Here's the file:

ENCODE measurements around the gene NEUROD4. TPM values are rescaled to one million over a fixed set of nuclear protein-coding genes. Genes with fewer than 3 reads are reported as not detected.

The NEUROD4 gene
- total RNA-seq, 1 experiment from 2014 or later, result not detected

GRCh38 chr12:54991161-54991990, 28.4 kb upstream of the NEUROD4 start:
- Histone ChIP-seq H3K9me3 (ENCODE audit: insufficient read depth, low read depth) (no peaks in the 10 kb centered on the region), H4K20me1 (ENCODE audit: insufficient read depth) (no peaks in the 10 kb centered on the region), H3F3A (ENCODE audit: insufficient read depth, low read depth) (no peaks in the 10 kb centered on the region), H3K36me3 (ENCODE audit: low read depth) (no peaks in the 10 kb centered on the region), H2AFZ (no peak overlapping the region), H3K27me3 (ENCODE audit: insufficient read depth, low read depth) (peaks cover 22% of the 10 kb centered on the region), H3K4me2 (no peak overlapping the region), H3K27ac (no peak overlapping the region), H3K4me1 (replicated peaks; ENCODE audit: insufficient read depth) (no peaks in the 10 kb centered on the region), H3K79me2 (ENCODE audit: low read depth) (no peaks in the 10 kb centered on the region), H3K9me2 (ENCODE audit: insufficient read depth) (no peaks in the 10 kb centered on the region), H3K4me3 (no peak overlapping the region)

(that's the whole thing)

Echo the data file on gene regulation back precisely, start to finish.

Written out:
ENCODE measurements around the gene NEUROD4. TPM values are rescaled to one million over a fixed set of nuclear protein-coding genes. Genes with fewer than 3 reads are reported as not detected.

The NEUROD4 gene
- total RNA-seq, 1 experiment from 2014 or later, result not detected

GRCh38 chr12:54991161-54991990, 28.4 kb upstream of the NEUROD4 start:
- Histone ChIP-seq H3K9me3 (ENCODE audit: insufficient read depth, low read depth) (no peaks in the 10 kb centered on the region), H4K20me1 (ENCODE audit: insufficient read depth) (no peaks in the 10 kb centered on the region), H3F3A (ENCODE audit: insufficient read depth, low read depth) (no peaks in the 10 kb centered on the region), H3K36me3 (ENCODE audit: low read depth) (no peaks in the 10 kb centered on the region), H2AFZ (no peak overlapping the region), H3K27me3 (ENCODE audit: insufficient read depth, low read depth) (peaks cover 22% of the 10 kb centered on the region), H3K4me2 (no peak overlapping the region), H3K27ac (no peak overlapping the region), H3K4me1 (replicated peaks; ENCODE audit: insufficient read depth) (no peaks in the 10 kb centered on the region), H3K79me2 (ENCODE audit: low read depth) (no peaks in the 10 kb centered on the region), H3K9me2 (ENCODE audit: insufficient read depth) (no peaks in the 10 kb centered on the region), H3K4me3 (no peak overlapping the region)